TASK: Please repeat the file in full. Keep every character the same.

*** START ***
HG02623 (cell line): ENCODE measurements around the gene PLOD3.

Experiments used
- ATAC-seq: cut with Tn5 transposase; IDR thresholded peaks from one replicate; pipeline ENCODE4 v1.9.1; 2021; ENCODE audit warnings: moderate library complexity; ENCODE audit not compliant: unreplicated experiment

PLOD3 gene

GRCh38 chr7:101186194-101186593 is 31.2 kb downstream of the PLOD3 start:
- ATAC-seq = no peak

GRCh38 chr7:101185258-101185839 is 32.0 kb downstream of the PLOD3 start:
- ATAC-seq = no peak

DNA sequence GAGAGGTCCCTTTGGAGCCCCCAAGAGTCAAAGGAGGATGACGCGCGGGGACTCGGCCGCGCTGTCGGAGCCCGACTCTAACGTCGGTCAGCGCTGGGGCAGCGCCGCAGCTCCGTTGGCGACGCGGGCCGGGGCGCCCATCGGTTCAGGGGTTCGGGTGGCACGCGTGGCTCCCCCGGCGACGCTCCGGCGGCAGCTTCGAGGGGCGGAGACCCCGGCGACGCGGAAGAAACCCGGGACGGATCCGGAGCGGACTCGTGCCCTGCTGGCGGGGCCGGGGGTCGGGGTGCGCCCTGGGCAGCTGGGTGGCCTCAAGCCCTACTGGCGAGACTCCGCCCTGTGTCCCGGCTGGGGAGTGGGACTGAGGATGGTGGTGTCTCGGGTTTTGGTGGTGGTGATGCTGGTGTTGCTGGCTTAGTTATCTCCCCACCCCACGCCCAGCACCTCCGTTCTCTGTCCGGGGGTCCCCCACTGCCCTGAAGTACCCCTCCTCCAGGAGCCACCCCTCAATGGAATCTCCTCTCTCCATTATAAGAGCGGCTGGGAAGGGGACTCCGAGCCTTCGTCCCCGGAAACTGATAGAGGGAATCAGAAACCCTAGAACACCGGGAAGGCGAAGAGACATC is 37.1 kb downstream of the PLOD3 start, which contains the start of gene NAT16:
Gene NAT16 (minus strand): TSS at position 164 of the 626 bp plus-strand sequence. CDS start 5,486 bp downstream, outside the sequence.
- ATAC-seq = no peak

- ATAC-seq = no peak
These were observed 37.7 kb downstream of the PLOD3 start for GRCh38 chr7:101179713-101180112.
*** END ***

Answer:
HG02623 (cell line): ENCODE measurements around the gene PLOD3.

Experiments used
- ATAC-seq: cut with Tn5 transposase; IDR thresholded peaks from one replicate; pipeline ENCODE4 v1.9.1; 2021; ENCODE audit warnings: moderate library complexity; ENCODE audit not compliant: unreplicated experiment

PLOD3 gene

GRCh38 chr7:101186194-101186593 is 31.2 kb downstream of the PLOD3 start:
- ATAC-seq = no peak

GRCh38 chr7:101185258-101185839 is 32.0 kb downstream of the PLOD3 start:
- ATAC-seq = no peak

DNA sequence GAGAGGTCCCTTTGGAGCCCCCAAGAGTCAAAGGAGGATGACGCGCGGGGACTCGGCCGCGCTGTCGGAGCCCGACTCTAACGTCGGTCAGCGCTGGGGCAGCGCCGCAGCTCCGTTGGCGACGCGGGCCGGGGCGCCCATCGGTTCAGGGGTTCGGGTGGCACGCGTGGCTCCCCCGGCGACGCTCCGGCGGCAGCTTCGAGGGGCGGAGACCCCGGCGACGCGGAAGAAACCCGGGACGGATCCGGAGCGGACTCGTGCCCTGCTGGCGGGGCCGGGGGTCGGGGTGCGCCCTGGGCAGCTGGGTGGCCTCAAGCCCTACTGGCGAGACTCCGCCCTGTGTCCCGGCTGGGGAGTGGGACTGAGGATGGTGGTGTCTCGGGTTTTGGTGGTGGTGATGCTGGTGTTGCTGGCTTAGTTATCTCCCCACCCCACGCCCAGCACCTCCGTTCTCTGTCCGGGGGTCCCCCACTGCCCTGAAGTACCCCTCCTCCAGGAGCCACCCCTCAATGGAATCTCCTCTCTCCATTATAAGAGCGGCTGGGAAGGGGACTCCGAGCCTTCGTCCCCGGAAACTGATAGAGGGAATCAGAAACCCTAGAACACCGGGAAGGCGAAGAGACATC is 37.1 kb downstream of the PLOD3 start, which contains the start of gene NAT16:
Gene NAT16 (minus strand): TSS at position 164 of the 626 bp plus-strand sequence. CDS start 5,486 bp downstream, outside the sequence.
- ATAC-seq = no peak

- ATAC-seq = no peak
These were observed 37.7 kb downstream of the PLOD3 start for GRCh38 chr7:101179713-101180112.